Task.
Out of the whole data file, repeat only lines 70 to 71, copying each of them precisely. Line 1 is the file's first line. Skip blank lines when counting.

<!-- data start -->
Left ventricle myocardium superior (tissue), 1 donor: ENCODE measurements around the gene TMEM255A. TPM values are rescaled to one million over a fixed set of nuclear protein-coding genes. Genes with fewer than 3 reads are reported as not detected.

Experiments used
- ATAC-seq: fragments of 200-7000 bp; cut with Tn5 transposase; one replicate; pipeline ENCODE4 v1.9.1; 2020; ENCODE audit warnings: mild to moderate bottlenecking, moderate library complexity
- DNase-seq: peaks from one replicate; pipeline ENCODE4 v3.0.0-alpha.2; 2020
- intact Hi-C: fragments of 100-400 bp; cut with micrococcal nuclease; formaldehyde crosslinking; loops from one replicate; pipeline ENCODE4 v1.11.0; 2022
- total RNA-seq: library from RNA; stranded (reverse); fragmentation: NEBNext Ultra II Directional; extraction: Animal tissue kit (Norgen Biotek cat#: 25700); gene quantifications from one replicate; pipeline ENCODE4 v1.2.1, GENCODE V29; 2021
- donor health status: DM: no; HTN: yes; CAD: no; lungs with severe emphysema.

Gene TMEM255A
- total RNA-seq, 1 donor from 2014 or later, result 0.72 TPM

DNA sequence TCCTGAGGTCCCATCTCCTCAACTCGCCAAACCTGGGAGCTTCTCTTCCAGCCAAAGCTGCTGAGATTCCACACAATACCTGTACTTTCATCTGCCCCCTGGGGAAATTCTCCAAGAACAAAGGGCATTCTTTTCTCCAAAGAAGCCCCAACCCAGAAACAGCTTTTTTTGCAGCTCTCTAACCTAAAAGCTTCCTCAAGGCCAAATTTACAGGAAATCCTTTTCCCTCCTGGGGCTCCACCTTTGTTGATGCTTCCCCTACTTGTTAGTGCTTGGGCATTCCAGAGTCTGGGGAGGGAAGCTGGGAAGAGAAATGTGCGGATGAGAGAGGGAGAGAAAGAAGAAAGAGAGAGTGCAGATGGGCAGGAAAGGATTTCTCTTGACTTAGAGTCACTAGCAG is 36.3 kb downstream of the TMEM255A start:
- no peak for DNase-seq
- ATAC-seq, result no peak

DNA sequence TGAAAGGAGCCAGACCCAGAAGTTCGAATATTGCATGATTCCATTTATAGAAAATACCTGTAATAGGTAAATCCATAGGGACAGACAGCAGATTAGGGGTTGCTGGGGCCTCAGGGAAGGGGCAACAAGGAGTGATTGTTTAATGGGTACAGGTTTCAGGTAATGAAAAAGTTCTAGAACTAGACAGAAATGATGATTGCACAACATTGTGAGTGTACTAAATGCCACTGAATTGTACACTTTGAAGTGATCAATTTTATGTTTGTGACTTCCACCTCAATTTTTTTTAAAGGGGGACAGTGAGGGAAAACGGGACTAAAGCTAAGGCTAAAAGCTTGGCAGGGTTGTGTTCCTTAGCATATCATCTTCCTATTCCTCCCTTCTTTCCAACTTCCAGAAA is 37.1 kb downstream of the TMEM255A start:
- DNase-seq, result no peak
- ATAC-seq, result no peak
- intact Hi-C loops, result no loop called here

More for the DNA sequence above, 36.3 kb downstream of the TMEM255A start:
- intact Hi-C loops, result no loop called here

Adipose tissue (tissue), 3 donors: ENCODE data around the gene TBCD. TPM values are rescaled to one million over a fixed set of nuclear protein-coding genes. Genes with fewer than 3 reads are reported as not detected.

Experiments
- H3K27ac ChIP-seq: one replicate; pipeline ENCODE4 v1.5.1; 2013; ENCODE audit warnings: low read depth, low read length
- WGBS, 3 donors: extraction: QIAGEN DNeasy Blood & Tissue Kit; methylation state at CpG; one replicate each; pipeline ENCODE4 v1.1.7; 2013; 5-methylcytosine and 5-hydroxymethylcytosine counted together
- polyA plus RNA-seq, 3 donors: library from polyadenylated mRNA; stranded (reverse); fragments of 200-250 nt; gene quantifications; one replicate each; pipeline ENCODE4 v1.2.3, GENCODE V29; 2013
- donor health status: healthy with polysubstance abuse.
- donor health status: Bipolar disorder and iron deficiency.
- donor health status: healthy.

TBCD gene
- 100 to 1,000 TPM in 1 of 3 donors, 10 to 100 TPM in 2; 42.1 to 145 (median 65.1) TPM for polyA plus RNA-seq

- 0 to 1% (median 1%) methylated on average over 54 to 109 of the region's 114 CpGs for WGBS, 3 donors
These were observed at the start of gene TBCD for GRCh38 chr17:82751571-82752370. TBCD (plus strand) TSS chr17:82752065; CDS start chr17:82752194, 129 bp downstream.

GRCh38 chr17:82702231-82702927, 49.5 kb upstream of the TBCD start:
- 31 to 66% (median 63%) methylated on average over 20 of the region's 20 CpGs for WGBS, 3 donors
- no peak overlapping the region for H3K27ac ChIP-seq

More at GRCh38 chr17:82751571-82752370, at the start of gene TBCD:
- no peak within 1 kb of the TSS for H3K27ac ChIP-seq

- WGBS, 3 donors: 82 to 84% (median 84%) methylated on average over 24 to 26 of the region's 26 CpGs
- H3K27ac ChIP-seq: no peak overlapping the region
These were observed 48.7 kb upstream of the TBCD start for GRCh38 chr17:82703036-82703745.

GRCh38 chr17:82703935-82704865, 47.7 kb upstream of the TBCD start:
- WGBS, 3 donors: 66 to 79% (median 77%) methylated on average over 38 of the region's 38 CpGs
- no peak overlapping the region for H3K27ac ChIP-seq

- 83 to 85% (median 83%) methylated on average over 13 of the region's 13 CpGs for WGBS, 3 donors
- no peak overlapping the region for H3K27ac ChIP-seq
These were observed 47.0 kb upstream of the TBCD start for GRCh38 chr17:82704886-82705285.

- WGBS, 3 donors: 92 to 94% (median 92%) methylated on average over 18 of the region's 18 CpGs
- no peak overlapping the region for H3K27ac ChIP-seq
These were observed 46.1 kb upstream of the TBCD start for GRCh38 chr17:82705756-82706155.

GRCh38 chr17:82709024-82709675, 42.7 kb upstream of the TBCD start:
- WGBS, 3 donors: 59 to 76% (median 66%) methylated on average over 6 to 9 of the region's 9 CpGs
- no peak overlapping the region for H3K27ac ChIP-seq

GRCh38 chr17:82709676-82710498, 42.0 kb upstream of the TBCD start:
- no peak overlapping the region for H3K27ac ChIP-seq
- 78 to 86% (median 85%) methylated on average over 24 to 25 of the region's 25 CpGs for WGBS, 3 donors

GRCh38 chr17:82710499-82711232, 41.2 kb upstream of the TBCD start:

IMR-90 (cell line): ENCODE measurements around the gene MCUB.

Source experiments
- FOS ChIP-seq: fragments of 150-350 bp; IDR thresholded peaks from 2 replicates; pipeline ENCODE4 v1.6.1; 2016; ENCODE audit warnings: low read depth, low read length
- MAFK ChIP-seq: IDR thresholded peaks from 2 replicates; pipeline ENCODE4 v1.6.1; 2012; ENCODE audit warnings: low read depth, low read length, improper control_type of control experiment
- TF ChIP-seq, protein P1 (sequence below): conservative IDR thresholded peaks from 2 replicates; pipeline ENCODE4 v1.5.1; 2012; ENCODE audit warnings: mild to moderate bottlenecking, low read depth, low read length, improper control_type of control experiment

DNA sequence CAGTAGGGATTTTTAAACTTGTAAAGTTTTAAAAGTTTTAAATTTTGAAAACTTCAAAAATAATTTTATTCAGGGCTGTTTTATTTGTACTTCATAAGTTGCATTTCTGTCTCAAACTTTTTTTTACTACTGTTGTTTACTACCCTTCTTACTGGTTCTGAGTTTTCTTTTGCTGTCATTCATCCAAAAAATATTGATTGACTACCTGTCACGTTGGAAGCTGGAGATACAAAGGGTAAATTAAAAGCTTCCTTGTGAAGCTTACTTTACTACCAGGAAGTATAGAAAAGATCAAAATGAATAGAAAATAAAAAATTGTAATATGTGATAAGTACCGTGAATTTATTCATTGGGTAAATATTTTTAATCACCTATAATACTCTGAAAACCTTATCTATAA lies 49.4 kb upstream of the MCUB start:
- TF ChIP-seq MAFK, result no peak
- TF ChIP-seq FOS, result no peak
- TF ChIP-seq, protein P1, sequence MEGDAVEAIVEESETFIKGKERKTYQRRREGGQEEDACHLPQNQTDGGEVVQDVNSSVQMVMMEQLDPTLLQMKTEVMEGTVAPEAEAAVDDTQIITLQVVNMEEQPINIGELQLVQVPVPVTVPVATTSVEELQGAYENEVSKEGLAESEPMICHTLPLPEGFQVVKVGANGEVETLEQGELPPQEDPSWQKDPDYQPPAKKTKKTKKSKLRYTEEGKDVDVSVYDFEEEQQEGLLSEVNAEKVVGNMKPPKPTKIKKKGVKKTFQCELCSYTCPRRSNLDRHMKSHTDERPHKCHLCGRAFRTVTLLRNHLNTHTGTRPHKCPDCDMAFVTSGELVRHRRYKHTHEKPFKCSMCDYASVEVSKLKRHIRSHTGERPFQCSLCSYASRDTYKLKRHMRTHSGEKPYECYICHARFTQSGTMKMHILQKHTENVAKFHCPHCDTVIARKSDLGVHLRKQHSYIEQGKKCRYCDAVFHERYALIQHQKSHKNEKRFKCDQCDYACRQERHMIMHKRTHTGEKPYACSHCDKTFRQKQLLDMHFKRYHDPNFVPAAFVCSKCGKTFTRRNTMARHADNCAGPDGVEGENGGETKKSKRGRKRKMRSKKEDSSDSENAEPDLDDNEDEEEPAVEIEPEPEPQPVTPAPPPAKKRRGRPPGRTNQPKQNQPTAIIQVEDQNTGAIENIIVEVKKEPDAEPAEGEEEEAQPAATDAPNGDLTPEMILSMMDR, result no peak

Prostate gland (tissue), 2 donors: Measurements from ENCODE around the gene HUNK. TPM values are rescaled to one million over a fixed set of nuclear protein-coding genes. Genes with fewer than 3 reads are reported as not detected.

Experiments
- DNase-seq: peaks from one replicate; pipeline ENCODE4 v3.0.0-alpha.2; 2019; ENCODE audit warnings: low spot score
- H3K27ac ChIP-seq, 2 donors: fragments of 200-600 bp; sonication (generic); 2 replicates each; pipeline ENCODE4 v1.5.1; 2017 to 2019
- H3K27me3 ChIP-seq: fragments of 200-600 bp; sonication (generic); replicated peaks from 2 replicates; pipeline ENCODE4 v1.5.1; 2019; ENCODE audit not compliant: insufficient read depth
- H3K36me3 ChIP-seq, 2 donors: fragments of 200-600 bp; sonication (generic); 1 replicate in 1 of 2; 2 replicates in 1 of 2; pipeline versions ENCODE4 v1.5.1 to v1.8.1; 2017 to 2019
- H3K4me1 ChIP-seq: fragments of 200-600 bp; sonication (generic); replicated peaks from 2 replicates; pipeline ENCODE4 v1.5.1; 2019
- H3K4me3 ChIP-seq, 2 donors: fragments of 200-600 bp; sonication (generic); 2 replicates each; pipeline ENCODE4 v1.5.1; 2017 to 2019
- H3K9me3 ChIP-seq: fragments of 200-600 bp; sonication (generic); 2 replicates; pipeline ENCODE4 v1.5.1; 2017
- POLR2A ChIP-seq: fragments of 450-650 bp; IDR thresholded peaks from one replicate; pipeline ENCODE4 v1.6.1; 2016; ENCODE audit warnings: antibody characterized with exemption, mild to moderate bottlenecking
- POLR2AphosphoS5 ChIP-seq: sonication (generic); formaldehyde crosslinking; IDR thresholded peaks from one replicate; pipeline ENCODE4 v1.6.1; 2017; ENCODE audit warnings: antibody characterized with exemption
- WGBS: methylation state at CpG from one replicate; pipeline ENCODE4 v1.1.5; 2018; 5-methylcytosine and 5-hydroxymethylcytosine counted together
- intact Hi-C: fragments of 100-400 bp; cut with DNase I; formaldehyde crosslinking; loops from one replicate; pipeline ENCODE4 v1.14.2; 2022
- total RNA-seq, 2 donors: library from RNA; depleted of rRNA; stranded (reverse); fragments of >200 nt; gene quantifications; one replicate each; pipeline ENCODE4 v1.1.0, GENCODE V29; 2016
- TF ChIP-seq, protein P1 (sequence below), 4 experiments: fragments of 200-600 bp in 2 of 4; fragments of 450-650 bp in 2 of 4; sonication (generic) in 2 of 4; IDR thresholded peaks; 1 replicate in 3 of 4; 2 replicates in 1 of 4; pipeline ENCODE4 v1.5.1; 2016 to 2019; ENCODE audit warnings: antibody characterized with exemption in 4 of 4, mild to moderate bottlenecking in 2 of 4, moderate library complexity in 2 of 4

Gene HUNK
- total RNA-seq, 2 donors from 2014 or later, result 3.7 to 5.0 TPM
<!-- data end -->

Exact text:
- H3K4me1 ChIP-seq: fragments of 200-600 bp; sonication (generic); replicated peaks from 2 replicates; pipeline ENCODE4 v1.5.1; 2019
- H3K4me3 ChIP-seq, 2 donors: fragments of 200-600 bp; sonication (generic); 2 replicates each; pipeline ENCODE4 v1.5.1; 2017 to 2019